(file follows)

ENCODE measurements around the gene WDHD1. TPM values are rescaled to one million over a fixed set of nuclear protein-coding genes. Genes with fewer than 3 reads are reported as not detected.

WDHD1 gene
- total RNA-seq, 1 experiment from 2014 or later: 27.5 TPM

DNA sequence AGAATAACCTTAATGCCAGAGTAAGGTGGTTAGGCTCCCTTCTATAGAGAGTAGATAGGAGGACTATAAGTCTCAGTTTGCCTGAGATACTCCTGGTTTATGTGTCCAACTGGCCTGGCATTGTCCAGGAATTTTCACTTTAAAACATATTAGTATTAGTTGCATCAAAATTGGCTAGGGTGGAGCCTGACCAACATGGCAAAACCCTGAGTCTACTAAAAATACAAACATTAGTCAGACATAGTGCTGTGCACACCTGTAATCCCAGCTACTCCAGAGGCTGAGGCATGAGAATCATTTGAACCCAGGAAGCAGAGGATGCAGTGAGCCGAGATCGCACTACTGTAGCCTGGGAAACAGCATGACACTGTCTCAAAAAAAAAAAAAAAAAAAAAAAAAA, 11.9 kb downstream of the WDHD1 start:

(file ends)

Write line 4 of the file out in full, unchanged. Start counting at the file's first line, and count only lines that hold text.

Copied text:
DNA sequence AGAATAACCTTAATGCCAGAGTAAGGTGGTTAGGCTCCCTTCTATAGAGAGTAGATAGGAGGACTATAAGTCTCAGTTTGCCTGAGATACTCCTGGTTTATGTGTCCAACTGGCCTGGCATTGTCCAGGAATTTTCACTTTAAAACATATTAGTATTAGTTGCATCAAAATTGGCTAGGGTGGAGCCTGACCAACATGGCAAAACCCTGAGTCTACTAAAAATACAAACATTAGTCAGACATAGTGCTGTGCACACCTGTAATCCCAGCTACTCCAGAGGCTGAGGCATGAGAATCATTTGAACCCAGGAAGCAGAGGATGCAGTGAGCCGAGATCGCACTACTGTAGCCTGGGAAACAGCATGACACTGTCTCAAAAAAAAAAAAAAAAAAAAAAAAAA, 11.9 kb downstream of the WDHD1 start: